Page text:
The Ark of the Covenant: Children's Arts & Crafts

By Michelle Watson ; Updated September 15, 2017

In Exodus 25, God tells Moses how to build the Ark of the Covenant, a symbol of God’s presence and holiness. It was a wooden box overlaid with gold, with a solid gold cover. The Ark had gold molding around it, and two poles attached to either side with rings so the Ark could be carried. On the top were sculptures of two cherubim facing each other with their wings covering the Ark. Help kids understand the Ark and its importance by making related art projects.

Craft Stick Ark

Give each child wooden craft sticks and glue, and let them construct their own three-dimensional model of the Ark. Provide wooden dowels for them to use for the poles on either side of the Ark. Let children draw a picture of the angels, cut it out and paste it to the top of their Ark. When children are finished, let them cover the exterior of the Ark with gold paint. This will help them remember that the Ark was made from wood, not solid gold. This was so the Israelites could carry the Ark with them wherever they went.

Shoebox Ark

Create a model of the Ark from a shoebox. Give each child a shoebox and let him glue a piece of gold cord around the edges to represent the molding. Show the children how to glue two wooden dowels or two paper towel rolls on either side of the box to represent the poles. Give each child three paper plates to make the angels. Cut two of the plates from the edge to the center, form them into cone shapes, and then staple them in place. Cut the third plate in half to form two semi circles. Fold each semi-circle in half, and glue it on the back of a cone to represent the angel’s wings. Have the children take their crafts outside so you can spray paint them gold.

The Ark's Contents

Teach children what the Israelites put inside and around the Ark by having them make the objects. Divide children into three groups. Have one group work on making the two tablets depicting the Ten Commandments using Styrofoam tablets, gray paint and black markers. Give the other group modeling clay and have them make the pot that held the manna (sweet bread). Break a branch off a tree, and give it to the third group along with colorful tissue paper so they can make Aaron’s blooming rod. When the groups are finished, come together and discuss the importance of each object and why it was placed in or near the Ark.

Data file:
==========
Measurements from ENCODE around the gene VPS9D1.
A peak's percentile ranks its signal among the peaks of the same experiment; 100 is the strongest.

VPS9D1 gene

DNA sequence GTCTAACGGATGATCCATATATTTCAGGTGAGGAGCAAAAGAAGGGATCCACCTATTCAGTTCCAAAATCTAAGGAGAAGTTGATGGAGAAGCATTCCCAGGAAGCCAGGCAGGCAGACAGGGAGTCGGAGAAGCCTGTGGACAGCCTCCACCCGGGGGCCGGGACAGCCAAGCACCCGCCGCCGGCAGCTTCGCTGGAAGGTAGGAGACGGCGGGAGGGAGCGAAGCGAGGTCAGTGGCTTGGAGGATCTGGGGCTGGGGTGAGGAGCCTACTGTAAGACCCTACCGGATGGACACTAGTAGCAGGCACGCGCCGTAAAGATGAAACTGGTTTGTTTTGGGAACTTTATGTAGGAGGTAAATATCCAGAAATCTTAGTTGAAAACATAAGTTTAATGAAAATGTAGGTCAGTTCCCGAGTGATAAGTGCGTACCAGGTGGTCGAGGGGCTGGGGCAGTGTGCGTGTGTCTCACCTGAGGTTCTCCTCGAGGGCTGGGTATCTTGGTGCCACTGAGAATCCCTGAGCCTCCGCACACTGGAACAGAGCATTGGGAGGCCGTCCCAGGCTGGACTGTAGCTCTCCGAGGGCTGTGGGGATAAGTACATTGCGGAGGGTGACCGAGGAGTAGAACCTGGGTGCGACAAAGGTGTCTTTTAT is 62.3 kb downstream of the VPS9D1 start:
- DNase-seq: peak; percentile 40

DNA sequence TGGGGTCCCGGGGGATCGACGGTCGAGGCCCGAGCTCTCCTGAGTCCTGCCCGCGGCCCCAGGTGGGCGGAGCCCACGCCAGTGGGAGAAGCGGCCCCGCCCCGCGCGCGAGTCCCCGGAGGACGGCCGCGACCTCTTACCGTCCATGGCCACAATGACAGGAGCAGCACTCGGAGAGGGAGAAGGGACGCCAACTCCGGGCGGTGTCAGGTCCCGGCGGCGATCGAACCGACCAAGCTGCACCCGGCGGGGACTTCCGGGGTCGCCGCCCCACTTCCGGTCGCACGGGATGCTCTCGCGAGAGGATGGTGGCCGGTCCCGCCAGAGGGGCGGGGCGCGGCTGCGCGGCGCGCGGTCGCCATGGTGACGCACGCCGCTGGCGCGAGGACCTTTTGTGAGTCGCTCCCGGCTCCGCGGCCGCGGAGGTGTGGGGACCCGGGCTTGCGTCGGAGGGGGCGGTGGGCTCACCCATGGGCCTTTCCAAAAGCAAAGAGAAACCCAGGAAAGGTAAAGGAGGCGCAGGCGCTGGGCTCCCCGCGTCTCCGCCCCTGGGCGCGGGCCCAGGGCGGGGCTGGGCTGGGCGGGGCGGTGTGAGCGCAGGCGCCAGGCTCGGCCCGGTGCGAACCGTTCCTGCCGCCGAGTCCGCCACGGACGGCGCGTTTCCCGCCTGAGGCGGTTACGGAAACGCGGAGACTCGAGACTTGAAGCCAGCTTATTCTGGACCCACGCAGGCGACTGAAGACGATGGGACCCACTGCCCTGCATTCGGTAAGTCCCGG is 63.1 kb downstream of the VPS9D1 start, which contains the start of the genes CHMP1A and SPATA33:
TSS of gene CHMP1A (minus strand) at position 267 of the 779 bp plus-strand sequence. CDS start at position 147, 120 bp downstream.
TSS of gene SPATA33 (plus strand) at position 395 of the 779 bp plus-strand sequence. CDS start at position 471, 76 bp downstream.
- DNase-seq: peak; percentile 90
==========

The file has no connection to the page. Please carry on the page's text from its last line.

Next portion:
Broken Idol

If you’ve already made a model of the Ark of the Covenant, teach children about how the Ark destroyed a pagan idol. In 1 Samuel, chapters 4 through 5, the Philistines defeat the Israelite army and capture the Ark, taking it to the temple of their pagan god, Dagon. Let children create a model of the pagan god out of clay or play dough. As a class, reenact the scene when the Ark is placed before Dagon. Everyone went to sleep, but the next morning Dagon had fallen on his face before the Ark. They put Dagon back in his place, but the next morning, he had fallen down again, but this time his head and arms had been cut off. Let children sever the head and arms off the clay idol.

About the Author

Michelle Watson has been an editor and freelance writer since 2010. She has edited hospital magazines around the United States and written on a variety of health-care topics. Watson is also a licensed high school English teacher. She holds a Bachelor of Arts in English and a teaching credential.